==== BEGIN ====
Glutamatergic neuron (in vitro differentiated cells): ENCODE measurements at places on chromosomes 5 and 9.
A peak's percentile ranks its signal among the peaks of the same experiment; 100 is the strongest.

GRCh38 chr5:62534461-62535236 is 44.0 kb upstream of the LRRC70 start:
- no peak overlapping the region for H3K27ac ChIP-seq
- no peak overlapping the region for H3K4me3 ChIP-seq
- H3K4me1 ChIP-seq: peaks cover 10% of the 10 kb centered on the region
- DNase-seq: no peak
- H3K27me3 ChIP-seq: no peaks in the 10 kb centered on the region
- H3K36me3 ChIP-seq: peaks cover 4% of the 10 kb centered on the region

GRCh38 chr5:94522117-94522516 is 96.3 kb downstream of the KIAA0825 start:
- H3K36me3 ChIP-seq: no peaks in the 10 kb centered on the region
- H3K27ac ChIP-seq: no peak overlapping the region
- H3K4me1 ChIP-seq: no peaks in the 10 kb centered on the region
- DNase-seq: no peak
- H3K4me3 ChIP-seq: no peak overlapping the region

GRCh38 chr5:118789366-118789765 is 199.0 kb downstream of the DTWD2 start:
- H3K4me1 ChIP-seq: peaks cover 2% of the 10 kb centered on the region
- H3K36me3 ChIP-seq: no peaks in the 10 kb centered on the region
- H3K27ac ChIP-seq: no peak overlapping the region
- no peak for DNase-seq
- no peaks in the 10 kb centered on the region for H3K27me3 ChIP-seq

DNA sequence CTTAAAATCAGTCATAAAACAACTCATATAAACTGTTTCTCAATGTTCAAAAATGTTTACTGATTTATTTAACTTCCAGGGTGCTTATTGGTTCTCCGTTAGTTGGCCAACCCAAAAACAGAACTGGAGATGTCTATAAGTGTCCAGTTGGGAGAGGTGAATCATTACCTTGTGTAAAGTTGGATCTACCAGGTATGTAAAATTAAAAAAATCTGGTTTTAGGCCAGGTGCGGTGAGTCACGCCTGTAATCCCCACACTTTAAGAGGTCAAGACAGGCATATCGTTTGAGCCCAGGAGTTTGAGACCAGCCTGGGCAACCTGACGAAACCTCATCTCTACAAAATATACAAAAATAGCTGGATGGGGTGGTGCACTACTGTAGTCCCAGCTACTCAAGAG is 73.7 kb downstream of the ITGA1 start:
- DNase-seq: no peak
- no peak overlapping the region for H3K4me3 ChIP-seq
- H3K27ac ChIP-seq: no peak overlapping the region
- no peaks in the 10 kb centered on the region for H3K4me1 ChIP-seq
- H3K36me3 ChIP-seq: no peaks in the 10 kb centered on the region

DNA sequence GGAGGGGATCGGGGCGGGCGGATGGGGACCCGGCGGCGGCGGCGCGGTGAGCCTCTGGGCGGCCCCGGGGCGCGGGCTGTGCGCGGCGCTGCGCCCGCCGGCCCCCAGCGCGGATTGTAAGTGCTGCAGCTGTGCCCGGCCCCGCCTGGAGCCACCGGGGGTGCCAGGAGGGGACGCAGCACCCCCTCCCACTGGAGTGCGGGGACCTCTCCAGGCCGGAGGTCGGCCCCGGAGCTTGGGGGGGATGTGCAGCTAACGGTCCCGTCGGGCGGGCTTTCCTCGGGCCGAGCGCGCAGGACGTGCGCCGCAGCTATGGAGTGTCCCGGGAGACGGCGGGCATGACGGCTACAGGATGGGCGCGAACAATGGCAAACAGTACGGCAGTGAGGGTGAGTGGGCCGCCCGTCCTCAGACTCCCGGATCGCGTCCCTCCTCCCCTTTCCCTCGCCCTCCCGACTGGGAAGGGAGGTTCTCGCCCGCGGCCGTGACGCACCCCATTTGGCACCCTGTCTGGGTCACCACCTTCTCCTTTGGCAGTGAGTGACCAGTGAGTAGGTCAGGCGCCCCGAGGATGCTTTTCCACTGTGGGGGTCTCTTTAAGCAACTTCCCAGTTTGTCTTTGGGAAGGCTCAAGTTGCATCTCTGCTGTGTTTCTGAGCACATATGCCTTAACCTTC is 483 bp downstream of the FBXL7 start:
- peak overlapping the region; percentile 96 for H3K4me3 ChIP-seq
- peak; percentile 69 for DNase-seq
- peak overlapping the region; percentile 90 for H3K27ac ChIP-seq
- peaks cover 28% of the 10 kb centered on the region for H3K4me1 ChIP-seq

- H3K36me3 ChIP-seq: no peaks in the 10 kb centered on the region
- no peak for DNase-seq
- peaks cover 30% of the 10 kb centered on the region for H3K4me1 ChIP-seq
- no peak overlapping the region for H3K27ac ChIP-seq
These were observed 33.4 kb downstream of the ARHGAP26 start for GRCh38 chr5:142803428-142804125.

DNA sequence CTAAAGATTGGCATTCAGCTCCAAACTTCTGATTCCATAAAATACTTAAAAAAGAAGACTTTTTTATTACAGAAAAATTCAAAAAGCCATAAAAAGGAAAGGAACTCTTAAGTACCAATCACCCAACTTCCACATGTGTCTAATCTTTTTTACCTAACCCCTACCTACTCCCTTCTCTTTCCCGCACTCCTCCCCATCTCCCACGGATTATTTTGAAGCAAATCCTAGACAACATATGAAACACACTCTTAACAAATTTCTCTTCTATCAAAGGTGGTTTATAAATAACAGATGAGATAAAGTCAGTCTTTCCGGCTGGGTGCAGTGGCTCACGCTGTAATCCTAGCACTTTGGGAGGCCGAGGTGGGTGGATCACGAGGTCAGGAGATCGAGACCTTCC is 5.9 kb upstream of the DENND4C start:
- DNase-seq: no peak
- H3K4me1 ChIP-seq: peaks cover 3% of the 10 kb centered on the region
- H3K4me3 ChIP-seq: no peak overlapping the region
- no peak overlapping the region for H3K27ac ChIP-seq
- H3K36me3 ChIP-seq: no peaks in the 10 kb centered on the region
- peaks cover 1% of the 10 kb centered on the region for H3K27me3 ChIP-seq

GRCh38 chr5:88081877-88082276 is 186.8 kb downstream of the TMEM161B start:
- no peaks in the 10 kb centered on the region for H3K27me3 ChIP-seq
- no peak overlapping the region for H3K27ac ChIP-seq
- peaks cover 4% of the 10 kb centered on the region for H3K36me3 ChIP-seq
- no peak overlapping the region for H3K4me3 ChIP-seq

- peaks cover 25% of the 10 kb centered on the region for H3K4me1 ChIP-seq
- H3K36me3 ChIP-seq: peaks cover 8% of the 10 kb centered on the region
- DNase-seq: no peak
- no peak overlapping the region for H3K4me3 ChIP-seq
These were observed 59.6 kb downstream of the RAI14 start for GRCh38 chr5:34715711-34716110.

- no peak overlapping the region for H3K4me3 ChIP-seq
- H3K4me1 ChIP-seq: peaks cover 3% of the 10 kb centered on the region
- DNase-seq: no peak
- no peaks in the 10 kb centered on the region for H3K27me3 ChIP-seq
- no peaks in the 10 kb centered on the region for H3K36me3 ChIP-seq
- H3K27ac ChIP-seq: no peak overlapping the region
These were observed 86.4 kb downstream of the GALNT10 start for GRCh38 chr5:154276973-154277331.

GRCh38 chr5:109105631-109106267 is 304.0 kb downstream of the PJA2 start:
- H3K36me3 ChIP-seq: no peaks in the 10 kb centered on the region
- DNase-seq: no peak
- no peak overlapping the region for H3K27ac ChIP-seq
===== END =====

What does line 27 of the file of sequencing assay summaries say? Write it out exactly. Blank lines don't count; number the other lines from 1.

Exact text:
- H3K36me3 ChIP-seq: no peaks in the 10 kb centered on the region